Two new species of Gecko, recorded by a group of researchers in Northeast « Jana Aastha News Online
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९ आश्विन २०७९, आईतवार
|  Sun Sep 25 2022
Logo
९ आश्विन २०७९, आईतवार
|  Sun Sep 25 2022

Two new species of Gecko, recorded by a group of researchers in Northeast

प्रकाशित मिति :  २५ चैत्र २०७८, शुक्रबार ११:१५


The new find in Meghalaya has been named Cyrtodactylus exercitus. Exercitus in Latin means army and it was found in Umroi Military Station in the state. The new species from Mizoram has a scientific name Cyrtodactylus Siamensis and the English name Siaha bent-toed gecko. The species was named after Siaha. Locally, the Gecko shall be called the Indian Army’s bent-toed gecko. The genus Cyrtodactylus is represented by around 320 species worldwide and is the third most found species vertebrate genus in the globe. Northeast India is now home to 16species of bent-toed gecko.

As a part of ongoing research to uncover herpetofauna diversity of Northeast India, a team of researchers —have discovered the two new species of bent- toed gecko. The Findings of the study are published in the European Journal of Taxonomy. The New species are a part of the Cyrtodactylus khasiensis group. Both species represent the highland clade within the south Brahmaputra clade ofIndo- Burmese Cyrtodactylus. Geckos are small, mostly carnivorous lizards that have a wide distribution.

In 2019, researchers discovered six new species of bent-toed geckos, a type of small lizard, from the Northeast and one of them is from Guwahati. While researchers found the Guwahati bent-toed gecko (Cyrtodactylus guwahatiensis, named after the city) near a small hillock in the urban sprawl of Guwahati city, theKaziranga bent-toed gecko, the Jaintia bent-toed gecko and the Nagaland Bent- toed gecko have been discovered from Assam’s Kaziranga National Park, the Jaintia hills of Meghalaya and Khonoma village in Nagaland, respectively.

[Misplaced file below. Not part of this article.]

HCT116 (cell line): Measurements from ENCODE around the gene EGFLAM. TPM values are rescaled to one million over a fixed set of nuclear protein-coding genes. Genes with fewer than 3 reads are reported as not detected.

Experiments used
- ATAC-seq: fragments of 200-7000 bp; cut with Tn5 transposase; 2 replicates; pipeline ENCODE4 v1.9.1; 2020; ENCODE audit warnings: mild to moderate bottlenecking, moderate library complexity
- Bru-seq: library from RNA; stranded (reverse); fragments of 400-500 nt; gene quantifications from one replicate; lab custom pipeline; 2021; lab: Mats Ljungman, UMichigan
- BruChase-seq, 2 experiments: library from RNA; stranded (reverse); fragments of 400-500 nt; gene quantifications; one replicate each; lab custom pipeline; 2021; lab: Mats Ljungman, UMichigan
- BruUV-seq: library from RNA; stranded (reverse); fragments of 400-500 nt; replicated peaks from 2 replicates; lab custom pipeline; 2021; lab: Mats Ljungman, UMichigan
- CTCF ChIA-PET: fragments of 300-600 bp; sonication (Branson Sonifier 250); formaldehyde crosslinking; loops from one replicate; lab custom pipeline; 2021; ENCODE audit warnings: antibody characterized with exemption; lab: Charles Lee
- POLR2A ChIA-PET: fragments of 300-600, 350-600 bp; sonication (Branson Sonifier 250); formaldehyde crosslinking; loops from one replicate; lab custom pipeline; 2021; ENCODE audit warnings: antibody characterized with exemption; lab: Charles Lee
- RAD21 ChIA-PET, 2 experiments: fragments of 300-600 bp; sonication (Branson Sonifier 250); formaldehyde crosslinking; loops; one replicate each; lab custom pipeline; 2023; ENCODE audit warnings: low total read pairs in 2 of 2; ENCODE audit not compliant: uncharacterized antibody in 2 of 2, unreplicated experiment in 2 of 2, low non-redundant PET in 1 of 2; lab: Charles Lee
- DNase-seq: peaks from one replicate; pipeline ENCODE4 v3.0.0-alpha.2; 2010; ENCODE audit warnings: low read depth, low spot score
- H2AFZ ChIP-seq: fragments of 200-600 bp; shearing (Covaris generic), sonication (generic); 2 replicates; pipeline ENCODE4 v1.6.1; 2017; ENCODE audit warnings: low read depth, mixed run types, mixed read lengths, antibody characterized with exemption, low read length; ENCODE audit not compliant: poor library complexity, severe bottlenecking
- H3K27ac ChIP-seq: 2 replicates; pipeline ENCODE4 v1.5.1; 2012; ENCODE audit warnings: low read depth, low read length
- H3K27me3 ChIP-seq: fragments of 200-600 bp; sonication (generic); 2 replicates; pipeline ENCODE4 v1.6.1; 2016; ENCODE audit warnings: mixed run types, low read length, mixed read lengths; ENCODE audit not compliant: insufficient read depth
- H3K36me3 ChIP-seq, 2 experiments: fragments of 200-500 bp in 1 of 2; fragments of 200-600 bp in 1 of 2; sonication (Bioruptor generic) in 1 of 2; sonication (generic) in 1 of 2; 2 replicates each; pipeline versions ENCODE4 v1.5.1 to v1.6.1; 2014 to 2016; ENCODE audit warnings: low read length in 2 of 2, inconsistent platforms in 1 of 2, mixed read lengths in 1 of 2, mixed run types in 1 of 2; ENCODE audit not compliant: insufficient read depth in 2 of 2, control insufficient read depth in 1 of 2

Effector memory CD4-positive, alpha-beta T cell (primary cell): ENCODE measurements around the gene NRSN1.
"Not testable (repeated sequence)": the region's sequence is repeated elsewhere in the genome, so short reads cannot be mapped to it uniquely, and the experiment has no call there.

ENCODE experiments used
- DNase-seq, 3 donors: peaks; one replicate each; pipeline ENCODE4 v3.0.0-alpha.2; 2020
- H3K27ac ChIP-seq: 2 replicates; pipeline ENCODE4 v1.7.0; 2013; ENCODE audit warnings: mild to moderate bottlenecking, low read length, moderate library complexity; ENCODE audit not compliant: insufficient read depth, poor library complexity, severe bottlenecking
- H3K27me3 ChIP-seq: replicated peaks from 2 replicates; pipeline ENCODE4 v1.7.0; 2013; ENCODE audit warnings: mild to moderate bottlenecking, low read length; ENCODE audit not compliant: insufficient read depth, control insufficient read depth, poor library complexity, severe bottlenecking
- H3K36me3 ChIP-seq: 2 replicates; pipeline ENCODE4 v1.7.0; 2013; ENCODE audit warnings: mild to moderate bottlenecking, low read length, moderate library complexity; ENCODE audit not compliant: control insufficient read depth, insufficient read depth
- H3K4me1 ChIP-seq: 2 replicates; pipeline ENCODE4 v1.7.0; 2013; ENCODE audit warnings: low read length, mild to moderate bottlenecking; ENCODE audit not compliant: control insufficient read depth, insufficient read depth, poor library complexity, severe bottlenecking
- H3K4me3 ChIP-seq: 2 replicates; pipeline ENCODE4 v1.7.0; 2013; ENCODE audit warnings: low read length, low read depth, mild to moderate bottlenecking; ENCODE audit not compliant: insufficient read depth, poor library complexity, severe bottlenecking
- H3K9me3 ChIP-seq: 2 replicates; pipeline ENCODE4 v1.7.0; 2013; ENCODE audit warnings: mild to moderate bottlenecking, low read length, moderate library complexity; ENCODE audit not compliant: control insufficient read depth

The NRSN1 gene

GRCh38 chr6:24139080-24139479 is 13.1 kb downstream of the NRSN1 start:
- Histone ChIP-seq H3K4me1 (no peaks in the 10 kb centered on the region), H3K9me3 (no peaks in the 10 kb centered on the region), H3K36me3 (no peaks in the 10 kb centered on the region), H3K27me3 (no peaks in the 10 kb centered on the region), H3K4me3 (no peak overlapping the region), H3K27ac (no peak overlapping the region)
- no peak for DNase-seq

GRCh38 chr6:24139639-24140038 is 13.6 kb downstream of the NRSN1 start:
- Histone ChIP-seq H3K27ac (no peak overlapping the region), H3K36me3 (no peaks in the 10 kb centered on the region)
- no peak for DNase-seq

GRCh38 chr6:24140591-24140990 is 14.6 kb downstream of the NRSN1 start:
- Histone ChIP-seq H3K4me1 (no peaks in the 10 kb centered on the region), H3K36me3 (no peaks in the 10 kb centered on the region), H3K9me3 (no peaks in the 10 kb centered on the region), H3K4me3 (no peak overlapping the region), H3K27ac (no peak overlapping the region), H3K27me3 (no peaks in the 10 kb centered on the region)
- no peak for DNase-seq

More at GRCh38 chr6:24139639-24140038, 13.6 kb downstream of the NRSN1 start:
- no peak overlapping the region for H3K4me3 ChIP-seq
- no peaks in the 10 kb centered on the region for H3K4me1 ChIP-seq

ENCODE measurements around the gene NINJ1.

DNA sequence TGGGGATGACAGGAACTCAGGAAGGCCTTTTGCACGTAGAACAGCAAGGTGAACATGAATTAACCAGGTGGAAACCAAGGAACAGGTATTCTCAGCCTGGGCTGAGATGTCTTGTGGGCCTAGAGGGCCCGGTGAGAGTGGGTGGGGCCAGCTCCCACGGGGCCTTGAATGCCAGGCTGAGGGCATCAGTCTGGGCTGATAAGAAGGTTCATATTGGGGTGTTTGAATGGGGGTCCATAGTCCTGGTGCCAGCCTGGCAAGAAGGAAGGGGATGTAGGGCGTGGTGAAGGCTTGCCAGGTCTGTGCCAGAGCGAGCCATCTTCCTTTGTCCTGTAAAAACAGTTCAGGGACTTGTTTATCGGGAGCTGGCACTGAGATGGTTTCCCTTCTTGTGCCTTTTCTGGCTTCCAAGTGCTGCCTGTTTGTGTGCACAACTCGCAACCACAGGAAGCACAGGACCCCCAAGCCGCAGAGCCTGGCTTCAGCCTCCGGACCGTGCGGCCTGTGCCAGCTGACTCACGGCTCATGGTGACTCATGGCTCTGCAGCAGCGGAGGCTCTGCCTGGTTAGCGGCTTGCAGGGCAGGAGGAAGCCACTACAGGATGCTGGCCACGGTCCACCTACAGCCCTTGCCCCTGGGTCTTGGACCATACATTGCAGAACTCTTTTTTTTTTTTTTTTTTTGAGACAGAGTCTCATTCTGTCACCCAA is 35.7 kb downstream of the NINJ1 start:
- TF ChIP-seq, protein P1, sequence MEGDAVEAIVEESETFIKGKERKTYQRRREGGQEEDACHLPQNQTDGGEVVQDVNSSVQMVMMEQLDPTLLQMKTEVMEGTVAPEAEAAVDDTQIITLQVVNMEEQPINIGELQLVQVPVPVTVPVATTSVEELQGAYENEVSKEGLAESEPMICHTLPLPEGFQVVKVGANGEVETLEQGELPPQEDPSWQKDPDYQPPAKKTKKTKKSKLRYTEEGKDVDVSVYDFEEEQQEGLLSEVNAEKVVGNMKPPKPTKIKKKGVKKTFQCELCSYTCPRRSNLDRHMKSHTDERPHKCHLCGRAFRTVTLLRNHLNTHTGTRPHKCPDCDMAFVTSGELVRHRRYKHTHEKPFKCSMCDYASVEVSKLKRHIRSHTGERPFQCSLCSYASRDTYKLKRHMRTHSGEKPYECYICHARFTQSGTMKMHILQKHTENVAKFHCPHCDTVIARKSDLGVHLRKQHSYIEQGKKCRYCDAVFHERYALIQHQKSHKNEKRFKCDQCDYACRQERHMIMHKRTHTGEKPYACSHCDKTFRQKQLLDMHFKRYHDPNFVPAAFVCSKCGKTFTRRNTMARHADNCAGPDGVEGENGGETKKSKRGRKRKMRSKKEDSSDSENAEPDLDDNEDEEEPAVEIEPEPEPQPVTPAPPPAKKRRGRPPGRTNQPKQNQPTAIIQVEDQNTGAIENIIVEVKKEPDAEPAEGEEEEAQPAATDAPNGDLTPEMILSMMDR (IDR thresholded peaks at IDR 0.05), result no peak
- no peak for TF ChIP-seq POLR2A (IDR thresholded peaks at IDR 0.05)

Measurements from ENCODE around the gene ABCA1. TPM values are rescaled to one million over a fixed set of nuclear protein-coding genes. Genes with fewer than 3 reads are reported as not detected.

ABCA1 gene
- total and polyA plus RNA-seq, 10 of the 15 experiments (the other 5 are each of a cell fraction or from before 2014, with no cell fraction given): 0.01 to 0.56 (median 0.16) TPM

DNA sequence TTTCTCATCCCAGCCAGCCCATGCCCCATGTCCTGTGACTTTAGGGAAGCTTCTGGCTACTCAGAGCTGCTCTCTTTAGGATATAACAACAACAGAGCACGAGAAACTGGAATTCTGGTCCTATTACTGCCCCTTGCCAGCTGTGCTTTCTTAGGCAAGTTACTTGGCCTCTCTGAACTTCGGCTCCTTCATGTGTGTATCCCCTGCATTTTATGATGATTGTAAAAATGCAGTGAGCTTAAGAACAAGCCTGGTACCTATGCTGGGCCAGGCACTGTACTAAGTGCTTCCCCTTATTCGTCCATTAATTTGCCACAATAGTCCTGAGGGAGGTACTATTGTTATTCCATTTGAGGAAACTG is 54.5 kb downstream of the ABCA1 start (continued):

The Abhayapuri bent-toed gecko is currently found only in the vicinity of Abhayapuri town in Assam’s Bongaigaon district, and the Jampui bent- toed gecko,only in Tripura’s Jampui Hills. All the new lizards belong to the genus Cyrtodactylus and are called bent-toed or bow-fingered geckos, named after their bent toes.

At least 353 new species have been discovered in the Eastern Himalayas between 1998 and 2008, equating to an average of 35 new species finds every year for the last 10 years. The discoveries include 242 plants, 16 amphibians, 16 reptiles, 14 fish, 2 birds and 2 mammals, and at least 61 new invertebrates. The Eastern Himalayas is at the crossroads of two continental plates represented by two biogeographical realms: the lowland Indo-Malayan Realm and to the north, the elevated Palearctic Realm. The meeting of these worlds has created one of the biologically richest areas on Earth. Spanning Bhutan, the North-eastern Indian states of Arunachal Pradesh, Assam, North Bengal and Sikkim, the far north of Myanmar (Burma), Nepal and southern parts of Tibet, the region includes four Global 200 ecoregions with their critical landscapes of international biological importance.

Source: Himalayan News Chronicle


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